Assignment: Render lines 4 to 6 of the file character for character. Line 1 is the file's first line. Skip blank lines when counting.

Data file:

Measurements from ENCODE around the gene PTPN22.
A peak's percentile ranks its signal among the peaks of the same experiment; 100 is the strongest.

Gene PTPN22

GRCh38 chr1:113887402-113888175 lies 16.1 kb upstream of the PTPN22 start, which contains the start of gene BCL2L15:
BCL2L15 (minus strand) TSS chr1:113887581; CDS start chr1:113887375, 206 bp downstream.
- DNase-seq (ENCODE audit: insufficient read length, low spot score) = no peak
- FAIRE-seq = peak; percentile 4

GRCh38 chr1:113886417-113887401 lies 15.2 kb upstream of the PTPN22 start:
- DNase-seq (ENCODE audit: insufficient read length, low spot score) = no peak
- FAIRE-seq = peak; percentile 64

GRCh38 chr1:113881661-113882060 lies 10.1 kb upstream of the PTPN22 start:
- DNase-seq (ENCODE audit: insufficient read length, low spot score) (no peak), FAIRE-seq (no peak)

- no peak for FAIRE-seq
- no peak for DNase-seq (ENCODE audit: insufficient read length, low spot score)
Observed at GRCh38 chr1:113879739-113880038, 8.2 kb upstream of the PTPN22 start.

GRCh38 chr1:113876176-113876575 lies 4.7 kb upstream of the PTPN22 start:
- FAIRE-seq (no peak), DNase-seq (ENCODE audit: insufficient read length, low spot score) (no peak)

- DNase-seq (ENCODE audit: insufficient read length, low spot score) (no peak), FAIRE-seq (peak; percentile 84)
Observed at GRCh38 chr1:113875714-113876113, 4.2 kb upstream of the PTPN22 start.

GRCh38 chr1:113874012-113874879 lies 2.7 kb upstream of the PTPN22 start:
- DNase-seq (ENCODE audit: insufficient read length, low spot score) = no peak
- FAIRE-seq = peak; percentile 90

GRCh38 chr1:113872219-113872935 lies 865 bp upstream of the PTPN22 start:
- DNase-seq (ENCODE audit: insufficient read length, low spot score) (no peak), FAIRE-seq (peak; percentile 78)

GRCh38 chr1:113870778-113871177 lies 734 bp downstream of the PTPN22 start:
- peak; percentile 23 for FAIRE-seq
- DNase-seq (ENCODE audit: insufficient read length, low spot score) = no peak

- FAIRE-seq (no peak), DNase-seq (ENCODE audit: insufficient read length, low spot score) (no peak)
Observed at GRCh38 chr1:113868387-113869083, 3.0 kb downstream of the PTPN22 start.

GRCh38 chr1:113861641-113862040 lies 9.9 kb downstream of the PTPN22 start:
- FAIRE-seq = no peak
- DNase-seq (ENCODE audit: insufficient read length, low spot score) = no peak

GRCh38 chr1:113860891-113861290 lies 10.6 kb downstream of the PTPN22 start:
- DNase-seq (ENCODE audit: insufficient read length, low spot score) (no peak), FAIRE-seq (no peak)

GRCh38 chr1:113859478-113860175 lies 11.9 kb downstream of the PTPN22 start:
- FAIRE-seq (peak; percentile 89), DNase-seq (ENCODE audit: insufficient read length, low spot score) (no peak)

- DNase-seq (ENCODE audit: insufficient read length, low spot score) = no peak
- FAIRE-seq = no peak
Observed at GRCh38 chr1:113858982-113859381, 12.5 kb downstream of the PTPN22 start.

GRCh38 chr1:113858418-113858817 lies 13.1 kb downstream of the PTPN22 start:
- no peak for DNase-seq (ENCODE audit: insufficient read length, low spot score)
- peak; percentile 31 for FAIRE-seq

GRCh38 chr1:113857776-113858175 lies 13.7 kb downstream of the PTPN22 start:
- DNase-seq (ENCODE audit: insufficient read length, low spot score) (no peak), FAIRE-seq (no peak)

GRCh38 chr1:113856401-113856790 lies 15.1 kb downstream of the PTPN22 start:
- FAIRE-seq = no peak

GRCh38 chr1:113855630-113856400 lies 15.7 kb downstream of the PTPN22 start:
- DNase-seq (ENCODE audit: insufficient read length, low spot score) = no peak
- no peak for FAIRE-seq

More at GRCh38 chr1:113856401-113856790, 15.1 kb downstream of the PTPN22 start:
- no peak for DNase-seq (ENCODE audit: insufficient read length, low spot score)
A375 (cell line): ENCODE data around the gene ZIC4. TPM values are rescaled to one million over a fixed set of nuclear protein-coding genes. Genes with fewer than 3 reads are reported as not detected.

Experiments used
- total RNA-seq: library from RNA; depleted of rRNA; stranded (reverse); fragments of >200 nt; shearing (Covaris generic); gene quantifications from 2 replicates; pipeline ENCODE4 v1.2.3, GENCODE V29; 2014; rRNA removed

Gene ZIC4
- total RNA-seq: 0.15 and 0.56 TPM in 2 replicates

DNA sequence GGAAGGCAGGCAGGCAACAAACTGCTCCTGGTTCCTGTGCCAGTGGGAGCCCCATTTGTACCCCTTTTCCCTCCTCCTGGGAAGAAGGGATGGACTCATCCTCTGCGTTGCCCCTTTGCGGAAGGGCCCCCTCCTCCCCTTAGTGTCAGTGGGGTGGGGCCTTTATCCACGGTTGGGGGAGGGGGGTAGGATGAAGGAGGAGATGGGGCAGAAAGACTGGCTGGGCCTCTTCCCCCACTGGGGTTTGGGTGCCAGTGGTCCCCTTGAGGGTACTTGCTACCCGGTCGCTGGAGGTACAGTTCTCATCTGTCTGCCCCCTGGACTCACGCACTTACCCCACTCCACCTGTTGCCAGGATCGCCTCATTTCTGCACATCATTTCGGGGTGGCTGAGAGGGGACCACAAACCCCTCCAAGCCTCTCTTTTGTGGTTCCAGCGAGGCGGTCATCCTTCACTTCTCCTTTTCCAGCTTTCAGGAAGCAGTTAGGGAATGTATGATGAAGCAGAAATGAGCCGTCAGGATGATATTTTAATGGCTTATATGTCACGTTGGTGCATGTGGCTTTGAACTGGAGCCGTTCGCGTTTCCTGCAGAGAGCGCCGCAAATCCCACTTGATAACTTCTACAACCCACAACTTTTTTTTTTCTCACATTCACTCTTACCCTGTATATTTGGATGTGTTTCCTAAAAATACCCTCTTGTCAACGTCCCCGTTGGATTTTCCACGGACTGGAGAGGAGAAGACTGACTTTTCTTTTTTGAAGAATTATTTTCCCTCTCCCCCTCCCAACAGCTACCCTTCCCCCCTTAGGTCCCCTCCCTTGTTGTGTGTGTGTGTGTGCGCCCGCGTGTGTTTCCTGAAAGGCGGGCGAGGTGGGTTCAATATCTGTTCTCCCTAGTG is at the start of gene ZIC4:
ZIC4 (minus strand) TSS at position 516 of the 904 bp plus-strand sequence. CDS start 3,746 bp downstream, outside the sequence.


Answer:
GRCh38 chr1:113887402-113888175 lies 16.1 kb upstream of the PTPN22 start, which contains the start of gene BCL2L15:
BCL2L15 (minus strand) TSS chr1:113887581; CDS start chr1:113887375, 206 bp downstream.
- DNase-seq (ENCODE audit: insufficient read length, low spot score) = no peak